in the recipe. Knowing this will allow you to convert your own
favorites to sugar-free. And you should always sweeten to your own taste for the best results.
All of the recipes can be modified to suit your taste or ingredient availability. The breads rely heavily on almond meal but any other nut meal can be substituted for it in any recipe if you are allergic to almonds. The Pamela's Wheat Free Baking Mix is rice and almond based so if that is a problem, find a wheat free baking mix without almonds. I use small amounts of the baking mix to improve the cakey quality in certain desserts.
I use rice protein powder in certain recipes but if you are not sensitive to cow's milk, feel free to use whey protein. Once you have made a few of these recipes, you will understand how to convert your own favorites to low carb, wheat free, etc. Many of these recipes are converted favorites of mine.
These are low carb, gluten free, soy free, dairy free and sugar free recipes. They range from moderate to high fat. Hypoglycemia, hyperinsulinism, and fast oxidation all benefit from a low carbohydrate and higher fat diet.
Fat is the only major dietary component that does not raise the blood sugar and it will buffer the effects of carbohydrate and protein. Also fat is not a common food allergen for most people. These recipes would also be helpful for diabetics though they would have to be further restricted in some cases.
The combination of a low carb cookbook and food allergy cookbook is extremely rare. In fact, I have personally never found one which is why I developed my own by working with a wide range of recipes and converting them to ones I could eat.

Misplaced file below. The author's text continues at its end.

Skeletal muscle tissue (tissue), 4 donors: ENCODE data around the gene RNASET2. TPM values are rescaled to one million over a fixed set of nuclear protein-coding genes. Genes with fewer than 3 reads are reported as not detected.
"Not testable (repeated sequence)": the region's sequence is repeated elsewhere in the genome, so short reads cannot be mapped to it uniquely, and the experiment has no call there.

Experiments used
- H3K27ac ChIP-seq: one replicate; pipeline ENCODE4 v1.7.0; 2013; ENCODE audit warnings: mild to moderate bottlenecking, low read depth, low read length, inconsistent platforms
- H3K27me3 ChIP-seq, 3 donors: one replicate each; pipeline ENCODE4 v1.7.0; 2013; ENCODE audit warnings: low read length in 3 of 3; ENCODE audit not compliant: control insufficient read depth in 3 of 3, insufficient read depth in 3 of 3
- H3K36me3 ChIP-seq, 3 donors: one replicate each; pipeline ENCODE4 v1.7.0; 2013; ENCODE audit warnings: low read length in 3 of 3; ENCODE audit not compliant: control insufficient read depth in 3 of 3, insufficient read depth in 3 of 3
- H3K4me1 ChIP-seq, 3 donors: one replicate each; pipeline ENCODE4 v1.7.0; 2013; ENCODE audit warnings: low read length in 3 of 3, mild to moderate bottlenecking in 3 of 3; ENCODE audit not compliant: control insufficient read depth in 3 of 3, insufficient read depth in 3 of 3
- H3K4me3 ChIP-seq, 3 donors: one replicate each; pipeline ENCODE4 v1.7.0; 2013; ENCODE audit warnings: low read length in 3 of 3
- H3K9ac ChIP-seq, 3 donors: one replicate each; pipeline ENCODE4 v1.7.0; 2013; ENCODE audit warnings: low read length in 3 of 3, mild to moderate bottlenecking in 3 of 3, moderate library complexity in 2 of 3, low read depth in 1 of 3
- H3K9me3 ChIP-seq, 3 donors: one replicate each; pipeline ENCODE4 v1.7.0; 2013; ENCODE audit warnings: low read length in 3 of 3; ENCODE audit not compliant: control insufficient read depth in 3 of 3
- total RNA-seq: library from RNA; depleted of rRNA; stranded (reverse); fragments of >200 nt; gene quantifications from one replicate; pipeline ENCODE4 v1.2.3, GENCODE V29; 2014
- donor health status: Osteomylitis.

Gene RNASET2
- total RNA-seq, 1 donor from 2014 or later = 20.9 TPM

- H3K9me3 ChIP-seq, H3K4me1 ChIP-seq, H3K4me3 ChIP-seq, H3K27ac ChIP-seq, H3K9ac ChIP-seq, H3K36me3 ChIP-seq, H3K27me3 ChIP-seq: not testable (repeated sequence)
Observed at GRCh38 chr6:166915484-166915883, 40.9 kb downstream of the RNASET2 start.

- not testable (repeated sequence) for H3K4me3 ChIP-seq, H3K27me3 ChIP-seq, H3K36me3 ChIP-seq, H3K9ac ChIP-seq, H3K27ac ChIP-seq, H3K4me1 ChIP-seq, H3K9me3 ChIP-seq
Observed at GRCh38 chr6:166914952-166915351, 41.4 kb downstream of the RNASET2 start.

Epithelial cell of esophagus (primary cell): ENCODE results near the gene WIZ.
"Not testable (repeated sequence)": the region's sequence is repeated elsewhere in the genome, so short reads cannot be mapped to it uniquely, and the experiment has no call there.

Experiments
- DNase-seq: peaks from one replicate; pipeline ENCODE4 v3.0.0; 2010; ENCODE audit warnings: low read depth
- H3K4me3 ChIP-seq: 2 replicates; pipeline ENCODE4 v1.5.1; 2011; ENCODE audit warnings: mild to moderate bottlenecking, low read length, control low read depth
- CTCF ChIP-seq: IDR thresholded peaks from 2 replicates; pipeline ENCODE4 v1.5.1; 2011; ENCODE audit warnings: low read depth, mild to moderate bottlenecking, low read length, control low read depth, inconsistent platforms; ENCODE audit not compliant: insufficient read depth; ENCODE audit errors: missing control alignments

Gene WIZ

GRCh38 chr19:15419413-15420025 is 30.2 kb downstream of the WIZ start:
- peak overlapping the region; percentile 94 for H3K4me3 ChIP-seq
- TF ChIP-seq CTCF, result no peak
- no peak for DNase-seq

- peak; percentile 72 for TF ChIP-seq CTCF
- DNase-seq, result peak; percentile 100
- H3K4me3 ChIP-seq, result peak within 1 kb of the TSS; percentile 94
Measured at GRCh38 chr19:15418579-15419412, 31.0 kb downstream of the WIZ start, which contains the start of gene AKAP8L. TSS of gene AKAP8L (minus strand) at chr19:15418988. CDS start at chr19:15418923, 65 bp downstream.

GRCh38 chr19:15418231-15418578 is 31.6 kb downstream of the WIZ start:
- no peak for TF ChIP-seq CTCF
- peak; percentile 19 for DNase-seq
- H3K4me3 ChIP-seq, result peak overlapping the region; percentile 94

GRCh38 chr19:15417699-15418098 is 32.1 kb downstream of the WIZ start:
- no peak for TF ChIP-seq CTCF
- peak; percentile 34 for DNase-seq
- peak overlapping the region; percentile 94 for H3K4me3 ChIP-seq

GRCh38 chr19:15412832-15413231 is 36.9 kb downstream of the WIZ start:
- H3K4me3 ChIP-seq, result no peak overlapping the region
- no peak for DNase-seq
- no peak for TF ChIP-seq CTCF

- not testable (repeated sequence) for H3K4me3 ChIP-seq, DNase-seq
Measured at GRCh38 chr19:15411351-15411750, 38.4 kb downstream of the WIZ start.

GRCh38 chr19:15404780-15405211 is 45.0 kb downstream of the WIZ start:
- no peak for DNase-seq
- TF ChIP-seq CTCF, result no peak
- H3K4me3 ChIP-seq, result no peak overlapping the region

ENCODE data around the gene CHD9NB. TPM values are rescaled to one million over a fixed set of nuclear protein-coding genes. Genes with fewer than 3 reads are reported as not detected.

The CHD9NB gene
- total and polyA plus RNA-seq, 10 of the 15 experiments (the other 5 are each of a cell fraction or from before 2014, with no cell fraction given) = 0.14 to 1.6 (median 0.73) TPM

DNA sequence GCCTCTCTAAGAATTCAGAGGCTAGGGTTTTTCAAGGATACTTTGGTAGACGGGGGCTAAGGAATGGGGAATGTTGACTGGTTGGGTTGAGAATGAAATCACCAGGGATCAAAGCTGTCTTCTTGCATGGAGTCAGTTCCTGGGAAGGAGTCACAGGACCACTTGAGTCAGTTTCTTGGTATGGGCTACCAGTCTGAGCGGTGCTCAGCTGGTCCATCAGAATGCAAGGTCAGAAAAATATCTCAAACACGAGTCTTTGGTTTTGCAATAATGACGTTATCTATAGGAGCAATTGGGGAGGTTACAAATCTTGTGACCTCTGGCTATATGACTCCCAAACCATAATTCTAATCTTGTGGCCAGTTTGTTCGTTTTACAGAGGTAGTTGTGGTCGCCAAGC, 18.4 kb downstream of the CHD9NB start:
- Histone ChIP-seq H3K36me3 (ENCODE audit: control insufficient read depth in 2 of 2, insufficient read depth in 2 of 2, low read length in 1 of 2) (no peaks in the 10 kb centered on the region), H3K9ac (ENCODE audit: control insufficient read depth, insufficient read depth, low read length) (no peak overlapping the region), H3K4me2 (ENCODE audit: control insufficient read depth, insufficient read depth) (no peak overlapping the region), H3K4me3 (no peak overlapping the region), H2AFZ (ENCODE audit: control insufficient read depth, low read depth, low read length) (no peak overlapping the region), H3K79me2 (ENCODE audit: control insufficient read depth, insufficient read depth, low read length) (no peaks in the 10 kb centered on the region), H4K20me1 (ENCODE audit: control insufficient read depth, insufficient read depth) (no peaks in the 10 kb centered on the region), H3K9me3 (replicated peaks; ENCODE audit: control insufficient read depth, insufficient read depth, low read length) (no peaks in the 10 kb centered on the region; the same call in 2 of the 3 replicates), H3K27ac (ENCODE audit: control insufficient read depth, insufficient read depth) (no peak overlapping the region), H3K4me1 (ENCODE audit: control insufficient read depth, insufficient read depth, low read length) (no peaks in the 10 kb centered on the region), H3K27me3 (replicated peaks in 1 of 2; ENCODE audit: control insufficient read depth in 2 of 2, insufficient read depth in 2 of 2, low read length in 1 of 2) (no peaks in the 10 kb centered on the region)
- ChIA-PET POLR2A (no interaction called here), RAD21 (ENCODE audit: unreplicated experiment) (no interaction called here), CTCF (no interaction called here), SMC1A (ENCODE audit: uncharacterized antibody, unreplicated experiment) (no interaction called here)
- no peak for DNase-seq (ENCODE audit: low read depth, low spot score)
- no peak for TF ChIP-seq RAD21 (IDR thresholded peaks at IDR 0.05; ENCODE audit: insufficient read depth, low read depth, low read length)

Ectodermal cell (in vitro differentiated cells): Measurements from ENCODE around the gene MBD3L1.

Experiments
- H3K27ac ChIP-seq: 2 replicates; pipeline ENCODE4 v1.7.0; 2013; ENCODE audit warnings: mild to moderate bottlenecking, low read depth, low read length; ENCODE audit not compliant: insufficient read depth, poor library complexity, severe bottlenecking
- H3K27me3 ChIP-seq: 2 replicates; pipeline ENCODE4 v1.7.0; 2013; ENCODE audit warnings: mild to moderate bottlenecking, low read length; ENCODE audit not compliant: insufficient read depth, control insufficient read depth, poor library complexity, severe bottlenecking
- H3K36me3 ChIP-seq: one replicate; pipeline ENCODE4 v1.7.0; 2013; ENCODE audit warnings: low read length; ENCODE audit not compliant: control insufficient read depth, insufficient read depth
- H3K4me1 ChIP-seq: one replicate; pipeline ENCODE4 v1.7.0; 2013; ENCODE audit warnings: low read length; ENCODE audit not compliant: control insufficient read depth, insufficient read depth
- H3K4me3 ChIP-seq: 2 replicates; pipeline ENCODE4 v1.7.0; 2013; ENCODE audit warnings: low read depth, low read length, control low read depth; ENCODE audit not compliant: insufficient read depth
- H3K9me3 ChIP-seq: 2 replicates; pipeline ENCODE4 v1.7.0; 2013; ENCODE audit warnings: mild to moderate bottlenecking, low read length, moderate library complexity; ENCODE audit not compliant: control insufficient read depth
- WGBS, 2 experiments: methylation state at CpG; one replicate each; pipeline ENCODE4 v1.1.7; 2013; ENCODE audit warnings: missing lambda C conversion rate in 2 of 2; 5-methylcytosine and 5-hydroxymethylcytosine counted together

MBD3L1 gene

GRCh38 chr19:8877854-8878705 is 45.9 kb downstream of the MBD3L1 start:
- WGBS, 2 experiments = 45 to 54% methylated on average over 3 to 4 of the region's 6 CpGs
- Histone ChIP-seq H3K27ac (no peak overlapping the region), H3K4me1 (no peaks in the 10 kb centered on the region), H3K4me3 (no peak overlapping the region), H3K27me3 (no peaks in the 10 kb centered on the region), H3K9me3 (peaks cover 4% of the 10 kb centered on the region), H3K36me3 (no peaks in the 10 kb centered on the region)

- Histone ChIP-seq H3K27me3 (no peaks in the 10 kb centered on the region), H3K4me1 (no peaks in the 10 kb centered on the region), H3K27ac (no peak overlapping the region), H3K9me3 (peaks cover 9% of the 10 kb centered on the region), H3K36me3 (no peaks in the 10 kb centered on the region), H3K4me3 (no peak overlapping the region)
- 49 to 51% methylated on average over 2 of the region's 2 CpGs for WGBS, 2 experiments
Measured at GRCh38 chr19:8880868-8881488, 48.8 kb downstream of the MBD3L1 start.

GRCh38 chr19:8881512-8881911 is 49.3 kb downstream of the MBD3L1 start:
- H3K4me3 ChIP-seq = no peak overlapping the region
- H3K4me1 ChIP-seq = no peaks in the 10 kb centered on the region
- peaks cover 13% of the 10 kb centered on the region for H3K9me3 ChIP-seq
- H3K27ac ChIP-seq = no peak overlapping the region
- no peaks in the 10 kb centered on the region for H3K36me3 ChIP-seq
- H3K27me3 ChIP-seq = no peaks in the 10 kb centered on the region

Dr. Atkins' New Diet Revolution, by Robert C. Atkins, MD: Get all the information needed in order to test your own carbohydrate tolerance in the original low carb diet book.
Atkins.com has a huge selection of great recipes but they often contain food allergens that may need to be substituted for. However, many of their recipes do not have to be modified or are easily modified.
Over the years, the advantages of low carb or keto diets as they are called more commonly now, means there are more and more low carb recipes available online.
(As an Amazon Associate I earn a small amount from qualifying purchases.)
The Grain Brain Cookbook, by David Perlmutter, MD
"Cholesterol is a fundamental component of every cell membrane in your body, and the precursor for all the steroid hormones in the body and even vitamin D. Moreover, it's associated with a more than 70 percent reduced risk of dementia in the elderly. Cholesterol is one of the most important biochemicals for healthy brain function and, indeed, for human health in general. Cholesterol is so vital for brain health that even though the brain represents only about 2 to 3 percent of your body weight, 25 percent of the entire cholesterol content of your body is in your brain, where it performs critical roles to facilitate the brain's complex operations. It also strengthens, nourishes, and protects brain cells, and helps clear away harmful free radicals.
The current was on cholesterol, especially as it relates to cardiovascular disease and risk for heart attack, is absolutely unfounded. We desperately need cholesterol in order to be healthy. In fact, every cell in your body manufactures cholesterol because it is so essential. Research has already proven that people with the lowest levels of cholesterol have a significantly higher risk for depression, suicide, and, in the elderly, dementia and even death. Some research indicates that in folks aged eighty-five or older, higher cholesterol is associated with extraordinary resistance to dementia. And yet, the pharmaceutical industry would have you believe that cholesterol is your enemy and that you should do everything you can, including taking powerful drugs, to lower the amount of this pivotal chemical."